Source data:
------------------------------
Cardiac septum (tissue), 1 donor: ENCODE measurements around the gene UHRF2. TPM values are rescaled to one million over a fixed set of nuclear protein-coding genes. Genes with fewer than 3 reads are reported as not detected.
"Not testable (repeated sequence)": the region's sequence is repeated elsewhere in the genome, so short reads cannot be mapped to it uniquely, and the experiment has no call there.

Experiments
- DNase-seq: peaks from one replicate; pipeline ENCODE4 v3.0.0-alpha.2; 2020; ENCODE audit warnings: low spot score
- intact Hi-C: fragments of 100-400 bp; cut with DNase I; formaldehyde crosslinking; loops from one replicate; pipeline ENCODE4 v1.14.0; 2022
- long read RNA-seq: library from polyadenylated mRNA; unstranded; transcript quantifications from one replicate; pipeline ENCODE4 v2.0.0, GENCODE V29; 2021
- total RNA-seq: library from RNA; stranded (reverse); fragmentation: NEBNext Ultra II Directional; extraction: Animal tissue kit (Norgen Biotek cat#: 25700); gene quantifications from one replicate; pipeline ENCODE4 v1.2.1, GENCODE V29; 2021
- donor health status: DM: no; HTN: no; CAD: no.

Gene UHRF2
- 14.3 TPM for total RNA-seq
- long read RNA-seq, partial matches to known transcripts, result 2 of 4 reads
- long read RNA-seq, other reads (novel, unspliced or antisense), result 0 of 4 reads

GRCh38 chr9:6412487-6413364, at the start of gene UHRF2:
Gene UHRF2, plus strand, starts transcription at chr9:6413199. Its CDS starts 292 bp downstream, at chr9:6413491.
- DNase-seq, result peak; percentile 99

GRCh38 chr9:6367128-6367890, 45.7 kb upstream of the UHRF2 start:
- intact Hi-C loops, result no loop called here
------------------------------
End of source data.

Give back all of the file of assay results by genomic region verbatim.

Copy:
Cardiac septum (tissue), 1 donor: ENCODE measurements around the gene UHRF2. TPM values are rescaled to one million over a fixed set of nuclear protein-coding genes. Genes with fewer than 3 reads are reported as not detected.
"Not testable (repeated sequence)": the region's sequence is repeated elsewhere in the genome, so short reads cannot be mapped to it uniquely, and the experiment has no call there.

Experiments
- DNase-seq: peaks from one replicate; pipeline ENCODE4 v3.0.0-alpha.2; 2020; ENCODE audit warnings: low spot score
- intact Hi-C: fragments of 100-400 bp; cut with DNase I; formaldehyde crosslinking; loops from one replicate; pipeline ENCODE4 v1.14.0; 2022
- long read RNA-seq: library from polyadenylated mRNA; unstranded; transcript quantifications from one replicate; pipeline ENCODE4 v2.0.0, GENCODE V29; 2021
- total RNA-seq: library from RNA; stranded (reverse); fragmentation: NEBNext Ultra II Directional; extraction: Animal tissue kit (Norgen Biotek cat#: 25700); gene quantifications from one replicate; pipeline ENCODE4 v1.2.1, GENCODE V29; 2021
- donor health status: DM: no; HTN: no; CAD: no.

Gene UHRF2
- 14.3 TPM for total RNA-seq
- long read RNA-seq, partial matches to known transcripts, result 2 of 4 reads
- long read RNA-seq, other reads (novel, unspliced or antisense), result 0 of 4 reads

GRCh38 chr9:6412487-6413364, at the start of gene UHRF2:
Gene UHRF2, plus strand, starts transcription at chr9:6413199. Its CDS starts 292 bp downstream, at chr9:6413491.
- DNase-seq, result peak; percentile 99

GRCh38 chr9:6367128-6367890, 45.7 kb upstream of the UHRF2 start:
- intact Hi-C loops, result no loop called here